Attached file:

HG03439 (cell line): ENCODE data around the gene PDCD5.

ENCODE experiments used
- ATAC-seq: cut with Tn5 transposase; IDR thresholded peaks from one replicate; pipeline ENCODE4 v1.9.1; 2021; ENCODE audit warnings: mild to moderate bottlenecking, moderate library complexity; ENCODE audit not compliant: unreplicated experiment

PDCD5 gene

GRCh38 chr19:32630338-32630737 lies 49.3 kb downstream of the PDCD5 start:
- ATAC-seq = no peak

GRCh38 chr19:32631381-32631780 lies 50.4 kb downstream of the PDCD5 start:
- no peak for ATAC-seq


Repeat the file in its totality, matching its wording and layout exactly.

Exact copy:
HG03439 (cell line): ENCODE data around the gene PDCD5.

ENCODE experiments used
- ATAC-seq: cut with Tn5 transposase; IDR thresholded peaks from one replicate; pipeline ENCODE4 v1.9.1; 2021; ENCODE audit warnings: mild to moderate bottlenecking, moderate library complexity; ENCODE audit not compliant: unreplicated experiment

PDCD5 gene

GRCh38 chr19:32630338-32630737 lies 49.3 kb downstream of the PDCD5 start:
- ATAC-seq = no peak

GRCh38 chr19:32631381-32631780 lies 50.4 kb downstream of the PDCD5 start:
- no peak for ATAC-seq